Monday’s attack at an Ariana Grande concert in Manchester, England, is the latest in a series of terrorist attacks and threats that have struck the United Kingdom since 2005.
Though Britain was the scene of a large number of terrorist incidents inspired by the conflict in Northern Ireland in earlier years, most of the recent attacks have been attributed to Islamic extremists.
They have resulted in multiple deaths and dozens of injuries.
On two other occasions, law enforcement officials averted what might have been a serious attack.
March 22, 2017
Westminster Bridge attack
Three people were killed and dozens injured when a car driven by 52-year-old Khalid Masood mounted the curb on Westminster Bridge near the British Parliament and plowed into pedestrians. A fourth victim, police officer Keith Palmer, was fatally stabbed by Masood just inside the gates leading to Parliament.
Masood was shot dead by police.
Oct. 20, 2016
Foiled underground bomb attack
A backpack containing a flask, powder, ball bearings, a clock timing device, a battery and an initiator was discovered on an underground train, prompting the evacuation of a subway station. Authorities carried out a controlled explosion and there were no reports of injuries. Damon Smith, a teenager who had reportedly converted to Islam, was later charged with the crime.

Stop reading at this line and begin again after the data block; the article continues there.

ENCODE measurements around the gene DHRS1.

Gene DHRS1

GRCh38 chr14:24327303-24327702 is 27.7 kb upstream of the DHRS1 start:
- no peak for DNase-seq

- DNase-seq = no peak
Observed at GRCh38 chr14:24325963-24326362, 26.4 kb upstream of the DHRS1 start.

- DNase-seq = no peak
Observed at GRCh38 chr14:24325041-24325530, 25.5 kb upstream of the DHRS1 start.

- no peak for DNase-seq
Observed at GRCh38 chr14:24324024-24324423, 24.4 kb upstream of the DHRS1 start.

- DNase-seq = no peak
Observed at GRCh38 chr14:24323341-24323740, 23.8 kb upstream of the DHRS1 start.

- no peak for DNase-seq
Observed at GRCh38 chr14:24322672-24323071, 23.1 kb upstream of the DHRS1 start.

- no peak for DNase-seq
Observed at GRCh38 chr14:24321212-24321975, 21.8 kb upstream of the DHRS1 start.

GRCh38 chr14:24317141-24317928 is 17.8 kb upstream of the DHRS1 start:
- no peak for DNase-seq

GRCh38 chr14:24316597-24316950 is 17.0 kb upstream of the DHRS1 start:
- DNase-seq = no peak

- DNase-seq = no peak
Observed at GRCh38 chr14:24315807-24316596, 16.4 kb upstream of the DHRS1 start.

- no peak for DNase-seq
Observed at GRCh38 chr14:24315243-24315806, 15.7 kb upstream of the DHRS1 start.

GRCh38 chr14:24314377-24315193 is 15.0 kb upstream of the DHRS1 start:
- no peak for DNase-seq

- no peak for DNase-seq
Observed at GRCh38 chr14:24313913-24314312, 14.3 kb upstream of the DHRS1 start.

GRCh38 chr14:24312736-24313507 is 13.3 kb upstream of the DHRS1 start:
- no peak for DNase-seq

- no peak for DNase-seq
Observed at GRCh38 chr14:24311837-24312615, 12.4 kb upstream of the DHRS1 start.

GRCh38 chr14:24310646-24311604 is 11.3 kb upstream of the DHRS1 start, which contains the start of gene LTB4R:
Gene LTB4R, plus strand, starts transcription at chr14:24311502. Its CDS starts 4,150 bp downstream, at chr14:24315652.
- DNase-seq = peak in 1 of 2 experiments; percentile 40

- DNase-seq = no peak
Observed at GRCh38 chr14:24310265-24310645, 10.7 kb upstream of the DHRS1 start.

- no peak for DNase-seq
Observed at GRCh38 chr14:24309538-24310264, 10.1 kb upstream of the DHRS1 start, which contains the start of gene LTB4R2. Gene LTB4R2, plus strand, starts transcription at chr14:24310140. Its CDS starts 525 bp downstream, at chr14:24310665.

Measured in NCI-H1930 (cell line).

Dec. 5, 2015
Muhiddin Mire, 30, attacked three people with a knife at a London underground station in an incident police described as terrorism. One of the victims suffered serious knife wounds. Mire, who was born in Somalia, reportedly shouted, "This is for Syria.” He was arrested after being Tasered by police.
May 22, 2013
Solider hacked to death
Off-duty British soldier Lee Rigby was hacked to death on the street as he was walking outside his barracks in the Woolwich neighborhood of southeast London. The assailants, Michael Adebolajo and Michael Adebowale struck Rigby with a car before attacking him with knives and a cleaver. The suspects, both British citizens of Nigerian descent, were shot by police and arrested. They were later found guilty and sentenced to life in prison.
June 29, 2007
Twin car bombings thwarted
Two car bombs were discovered near the Haymarket neighborhood of London and were disabled before they could explode. In both cases, the explosive devices were planted in parked cars.
July 21, 2005
Failed transit attack
Three London underground stations and a bus were targeted with explosives, but only the detonators went off, causing no injuries. Four assailants, who were all born in East Africa, were arrested, tried and sentenced to life in prison.
July 7, 2005
Coordinated suicide bombings
Coordinated suicide bomb attacks on three underground trains and a double-decker bus in central London killed 52 people and injured more than 700. The perpetrators were four British-born Islamist extremists.